As Mel Allen, our Atlanta Braves radio and TV announcer would say: "How about that—you all!"

•For a look at Atlanta, see page 24.—ED.

In her article on Giltfinger's Golden Dome, Liz Smith has reiterated that erroneous impression that has circulated since the Dome was built. Her statement calling the Astrodome the first self-enclosed, completely air-conditioned sports arena ever created is false. The Atlantic City Convention Hall has seen the confinement of traditionally outdoor sports for more than 30 years. Back in the '30s (even before Willis Carrier made his "far-sighted" prediction), Convention Hall was the site of football, Softball and dog racing. There have even been golfing exhibitions in the Hall. This past summer it was completely air-conditioned, and in December a shirtsleeves crowd watched the Liberty Bowl here. It's true that Convention Hall was not created primarily for sporting events, nor was it as expensive or spectacular as the Dome, but the fact remains that it was the first indoor stadium. Retain the other adjectives concerning the Texas showplace, but please omit the word "first."
Ventnor, N.J.

Edwin Shrake's article on the Pastrano-Torres fight was most interesting and scientific (Liver Trouble and High Living, April 12) except where he talked about D'Amato's "calling"' the KO punch. Come now, has Cus perfected his first pushbutton pugilist?

To say this was far-fetched would be putting it most mildly. To land an effective punch to the liver would not be less than 50 to 1 odds, Cus D'Amato's apparatus notwithstanding.

If Torres was capable of this "instant delivery" isn't it logical that his knowing manager, Cus, could have ended it in less than one round, by chanting one-two, one-two, until Willie folded? Neither can I buy "throwing five punches in [2/5] seconds." Any experienced students of boxing would tell you that it may be possible within one second, but [2/5]—now come on.
Baton Rouge

I am dismayed at José Torres' attitude. Already he has challenged heavyweights and middleweights, practically ignoring the division he now rules. Among the light heavyweights are: Harold Johnson, Eddie Cotton, Gregorio Peralta and, last of all but certainly the most logical, Willie Pastrano. If the new champ can win these, he may challenge anyone he wants.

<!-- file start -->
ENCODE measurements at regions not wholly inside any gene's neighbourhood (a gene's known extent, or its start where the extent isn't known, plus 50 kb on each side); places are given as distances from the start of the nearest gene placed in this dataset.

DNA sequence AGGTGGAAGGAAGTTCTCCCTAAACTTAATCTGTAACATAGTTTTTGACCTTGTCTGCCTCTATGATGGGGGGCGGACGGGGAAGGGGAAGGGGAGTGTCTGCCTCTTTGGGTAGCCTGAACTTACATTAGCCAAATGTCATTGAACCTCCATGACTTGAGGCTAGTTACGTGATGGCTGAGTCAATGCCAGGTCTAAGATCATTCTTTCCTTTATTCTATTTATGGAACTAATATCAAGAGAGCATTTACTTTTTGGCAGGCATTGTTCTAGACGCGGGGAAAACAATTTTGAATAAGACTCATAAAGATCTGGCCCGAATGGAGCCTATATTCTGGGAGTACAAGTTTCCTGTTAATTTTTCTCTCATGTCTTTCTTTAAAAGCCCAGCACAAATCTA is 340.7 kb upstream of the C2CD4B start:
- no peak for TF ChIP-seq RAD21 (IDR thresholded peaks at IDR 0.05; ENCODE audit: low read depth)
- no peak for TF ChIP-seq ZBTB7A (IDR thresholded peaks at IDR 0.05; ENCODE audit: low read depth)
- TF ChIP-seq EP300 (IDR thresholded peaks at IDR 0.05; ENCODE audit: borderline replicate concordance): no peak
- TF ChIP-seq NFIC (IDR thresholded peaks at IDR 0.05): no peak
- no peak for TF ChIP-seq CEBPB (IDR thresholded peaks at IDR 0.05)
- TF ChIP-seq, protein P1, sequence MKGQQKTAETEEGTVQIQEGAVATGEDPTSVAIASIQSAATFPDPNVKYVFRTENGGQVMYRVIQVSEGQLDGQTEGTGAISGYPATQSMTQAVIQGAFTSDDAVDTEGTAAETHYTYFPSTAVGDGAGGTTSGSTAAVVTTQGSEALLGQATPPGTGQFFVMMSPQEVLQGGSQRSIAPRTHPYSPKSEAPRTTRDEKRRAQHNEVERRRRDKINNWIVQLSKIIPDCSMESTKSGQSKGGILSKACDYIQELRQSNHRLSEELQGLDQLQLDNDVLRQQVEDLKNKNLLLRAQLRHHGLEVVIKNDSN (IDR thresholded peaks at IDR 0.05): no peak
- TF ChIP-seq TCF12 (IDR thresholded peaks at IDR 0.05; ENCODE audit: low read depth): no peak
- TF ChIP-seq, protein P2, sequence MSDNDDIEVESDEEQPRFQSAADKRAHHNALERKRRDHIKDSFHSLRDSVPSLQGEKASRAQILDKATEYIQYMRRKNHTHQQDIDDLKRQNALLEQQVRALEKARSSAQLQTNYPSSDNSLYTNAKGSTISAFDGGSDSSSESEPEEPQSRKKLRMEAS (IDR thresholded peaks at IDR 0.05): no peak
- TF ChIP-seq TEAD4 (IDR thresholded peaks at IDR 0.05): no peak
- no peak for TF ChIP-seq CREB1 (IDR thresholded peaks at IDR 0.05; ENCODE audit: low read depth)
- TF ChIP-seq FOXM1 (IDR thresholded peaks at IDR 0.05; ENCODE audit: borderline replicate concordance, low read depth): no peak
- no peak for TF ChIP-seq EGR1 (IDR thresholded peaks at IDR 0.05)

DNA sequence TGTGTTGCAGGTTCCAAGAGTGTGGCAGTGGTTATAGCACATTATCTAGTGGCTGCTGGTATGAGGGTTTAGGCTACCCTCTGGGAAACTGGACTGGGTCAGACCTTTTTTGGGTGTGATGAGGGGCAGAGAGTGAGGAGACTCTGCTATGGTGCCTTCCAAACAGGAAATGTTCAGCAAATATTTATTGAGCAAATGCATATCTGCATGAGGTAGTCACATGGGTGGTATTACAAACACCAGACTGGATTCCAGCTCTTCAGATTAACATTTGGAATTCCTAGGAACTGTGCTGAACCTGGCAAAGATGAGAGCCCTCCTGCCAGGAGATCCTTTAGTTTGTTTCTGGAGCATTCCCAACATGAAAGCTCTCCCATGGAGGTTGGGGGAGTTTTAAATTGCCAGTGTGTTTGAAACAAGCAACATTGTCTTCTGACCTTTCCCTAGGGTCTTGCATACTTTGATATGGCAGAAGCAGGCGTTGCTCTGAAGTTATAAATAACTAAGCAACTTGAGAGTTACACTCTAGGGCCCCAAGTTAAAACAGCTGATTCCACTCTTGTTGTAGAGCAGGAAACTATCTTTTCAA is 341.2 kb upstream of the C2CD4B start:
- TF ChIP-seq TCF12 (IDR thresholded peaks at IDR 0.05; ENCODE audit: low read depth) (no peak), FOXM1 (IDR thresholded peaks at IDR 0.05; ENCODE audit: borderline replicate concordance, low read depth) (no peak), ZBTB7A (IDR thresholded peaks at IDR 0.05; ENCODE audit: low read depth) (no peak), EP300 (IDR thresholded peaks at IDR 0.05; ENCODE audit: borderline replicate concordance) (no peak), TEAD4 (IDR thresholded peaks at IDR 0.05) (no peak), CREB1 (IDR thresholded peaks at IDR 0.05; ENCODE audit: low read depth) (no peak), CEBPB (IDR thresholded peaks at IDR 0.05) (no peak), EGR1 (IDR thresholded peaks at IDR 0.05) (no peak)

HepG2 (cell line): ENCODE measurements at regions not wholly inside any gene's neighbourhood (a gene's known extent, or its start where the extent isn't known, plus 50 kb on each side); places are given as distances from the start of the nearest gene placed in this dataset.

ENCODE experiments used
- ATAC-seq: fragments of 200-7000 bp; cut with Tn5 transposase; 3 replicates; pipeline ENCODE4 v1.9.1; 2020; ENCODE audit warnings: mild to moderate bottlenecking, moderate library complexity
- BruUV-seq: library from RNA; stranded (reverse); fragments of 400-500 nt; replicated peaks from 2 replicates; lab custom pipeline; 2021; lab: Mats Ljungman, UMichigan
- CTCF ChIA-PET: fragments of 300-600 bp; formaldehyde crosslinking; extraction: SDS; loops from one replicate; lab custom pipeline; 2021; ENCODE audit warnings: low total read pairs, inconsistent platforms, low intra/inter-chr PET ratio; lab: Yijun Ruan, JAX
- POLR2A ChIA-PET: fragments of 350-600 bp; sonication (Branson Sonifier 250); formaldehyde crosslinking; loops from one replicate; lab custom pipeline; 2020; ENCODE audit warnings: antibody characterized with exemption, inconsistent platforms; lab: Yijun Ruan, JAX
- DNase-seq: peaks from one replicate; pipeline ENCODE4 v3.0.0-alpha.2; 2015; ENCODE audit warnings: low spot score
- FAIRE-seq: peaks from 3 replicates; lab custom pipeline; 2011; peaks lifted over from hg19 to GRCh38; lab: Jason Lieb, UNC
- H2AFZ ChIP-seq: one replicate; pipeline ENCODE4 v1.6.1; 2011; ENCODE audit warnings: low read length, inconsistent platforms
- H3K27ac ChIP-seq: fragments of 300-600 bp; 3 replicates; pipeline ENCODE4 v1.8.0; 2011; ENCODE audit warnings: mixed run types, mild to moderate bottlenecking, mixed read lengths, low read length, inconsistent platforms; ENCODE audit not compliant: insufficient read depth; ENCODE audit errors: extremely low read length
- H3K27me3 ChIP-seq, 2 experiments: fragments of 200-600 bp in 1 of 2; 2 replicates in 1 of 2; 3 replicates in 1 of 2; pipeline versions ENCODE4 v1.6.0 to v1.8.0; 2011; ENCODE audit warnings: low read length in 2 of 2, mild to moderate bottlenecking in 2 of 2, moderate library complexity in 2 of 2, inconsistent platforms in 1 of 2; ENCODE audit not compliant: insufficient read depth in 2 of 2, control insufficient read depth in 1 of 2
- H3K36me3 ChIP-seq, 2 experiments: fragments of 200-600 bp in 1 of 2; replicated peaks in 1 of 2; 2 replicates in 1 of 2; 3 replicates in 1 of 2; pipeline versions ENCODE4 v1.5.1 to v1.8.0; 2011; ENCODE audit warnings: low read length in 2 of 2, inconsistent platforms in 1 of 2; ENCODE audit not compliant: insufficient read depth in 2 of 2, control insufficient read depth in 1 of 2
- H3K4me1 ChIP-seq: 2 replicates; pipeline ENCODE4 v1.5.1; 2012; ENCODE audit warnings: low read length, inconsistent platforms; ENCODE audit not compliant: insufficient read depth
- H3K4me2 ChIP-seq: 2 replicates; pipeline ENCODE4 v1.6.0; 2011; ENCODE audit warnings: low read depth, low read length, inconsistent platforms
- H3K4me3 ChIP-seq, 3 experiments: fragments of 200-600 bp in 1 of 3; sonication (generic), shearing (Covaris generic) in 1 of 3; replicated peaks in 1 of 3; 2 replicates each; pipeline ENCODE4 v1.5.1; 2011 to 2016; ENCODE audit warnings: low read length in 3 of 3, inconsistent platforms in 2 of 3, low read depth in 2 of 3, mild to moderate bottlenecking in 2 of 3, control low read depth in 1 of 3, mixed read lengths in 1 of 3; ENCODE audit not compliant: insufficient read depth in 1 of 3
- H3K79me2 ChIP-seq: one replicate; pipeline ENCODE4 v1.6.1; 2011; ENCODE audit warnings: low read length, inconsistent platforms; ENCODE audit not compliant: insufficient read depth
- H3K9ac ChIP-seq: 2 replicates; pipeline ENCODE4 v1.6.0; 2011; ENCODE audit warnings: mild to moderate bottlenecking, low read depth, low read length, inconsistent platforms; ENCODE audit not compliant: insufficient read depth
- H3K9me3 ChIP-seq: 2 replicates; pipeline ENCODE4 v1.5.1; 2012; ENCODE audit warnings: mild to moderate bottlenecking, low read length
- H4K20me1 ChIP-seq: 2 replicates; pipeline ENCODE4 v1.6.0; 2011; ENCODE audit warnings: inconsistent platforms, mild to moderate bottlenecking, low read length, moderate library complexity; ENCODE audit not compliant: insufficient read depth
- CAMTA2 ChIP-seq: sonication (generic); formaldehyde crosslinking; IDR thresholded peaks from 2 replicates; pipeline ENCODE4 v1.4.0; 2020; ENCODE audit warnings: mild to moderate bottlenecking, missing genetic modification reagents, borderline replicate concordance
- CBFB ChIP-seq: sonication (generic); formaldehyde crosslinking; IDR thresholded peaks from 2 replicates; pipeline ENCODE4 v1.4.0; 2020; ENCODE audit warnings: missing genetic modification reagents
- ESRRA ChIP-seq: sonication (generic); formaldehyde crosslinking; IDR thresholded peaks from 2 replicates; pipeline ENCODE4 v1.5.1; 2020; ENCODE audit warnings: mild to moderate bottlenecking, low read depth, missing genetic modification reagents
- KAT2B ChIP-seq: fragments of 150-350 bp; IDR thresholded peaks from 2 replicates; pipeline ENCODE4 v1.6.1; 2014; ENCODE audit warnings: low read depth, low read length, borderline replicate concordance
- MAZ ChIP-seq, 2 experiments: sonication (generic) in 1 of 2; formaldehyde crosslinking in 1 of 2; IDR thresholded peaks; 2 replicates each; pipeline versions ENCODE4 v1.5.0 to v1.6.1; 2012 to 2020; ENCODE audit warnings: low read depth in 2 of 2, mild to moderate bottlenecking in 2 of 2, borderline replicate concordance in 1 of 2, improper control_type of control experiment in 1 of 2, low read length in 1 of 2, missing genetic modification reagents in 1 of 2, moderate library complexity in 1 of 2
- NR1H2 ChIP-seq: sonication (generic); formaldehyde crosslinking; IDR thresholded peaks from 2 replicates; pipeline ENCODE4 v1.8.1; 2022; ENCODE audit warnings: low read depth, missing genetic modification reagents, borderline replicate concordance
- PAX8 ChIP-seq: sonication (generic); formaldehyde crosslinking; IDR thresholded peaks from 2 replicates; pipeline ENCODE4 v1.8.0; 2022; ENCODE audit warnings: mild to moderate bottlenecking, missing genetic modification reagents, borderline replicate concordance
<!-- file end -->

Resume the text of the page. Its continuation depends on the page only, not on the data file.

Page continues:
The Bronx

Many thanks for Jack Olsen's article on the expansion of the National Hockey League {Private Came: No Admittance! April 12). Expansion is certain to come because hockey, like any other business, cannot forever ignore the continuing growth of the North American continent in population, wealth and leisure time.

Spectators are more interested in keen competition than in the quality of the play. The Boston Garden has been sold out for college hockey. If the owners are worried about weak teams with little spectator appeal they need only surrender some of their better players, not merely the marginal ones. They can have a balanced league if they are prepared to be generous.
Lexington, Mass.

Why should the hockey fans of the six NHL cities and of all Canada be subjected to an inferior product for the sake of a relatively few others who wish to have major league hockey? The New York Mets draw well in baseball. The Los Angeles Mets would not in hockey.
Sarnia, Ont.

My only criticism is directed at Olsen's thinly veiled displeasure with the collaboration of sports and capitalism. He puts words such as "revenue" in italics, suggesting that no sports fan should use such words in mixed company or within earshot of children under the age of 16. As long as we in America accept the principle that sports (and most other forms of enterprise) are best operated by private individuals, then we must be prepared to accept these (leave the room, children) profit-motivated entrepreneurs.

Clearly, if we want our professional sports operated by a group of Albert Schweitzer-like businessmen whose sole interest is to bring the greatest amount of sports pleasure to the greatest number of individuals and "damn the profits," then we must be prepared to subsidize sports with government grants, private donations or reverse foreign aid. Are we prepared to pay that price?
Waterville, Me.

Contrary to Tom Brody's fine article on Ed Spiezio (Please, Please, Ed Spiezio, Won't You Please Pop Up? April 12), Spiezio did not sign a bonus contract after being voted most valuable player of the 1962 NAIA college tournament.

Spiezio came into the tournament with a .441 season batting average and hit a rousing .368 in the tourney against the best collegiate pitching in the country. He hit the tournament's first home run and wound up making the all-tourney team as well as small college All-America. It is my understanding that he received countless bonus offers, but elected instead to finish college.

Spiezio hit a more astonishing .491 the following year, and, in addition, his 114 total bases and the same number of at bats gave him the slugging average of 1,000. He came into the national tournament a marked man, managed but one hit in three games, but still made the All-America a second time.
St. Joseph, Mo.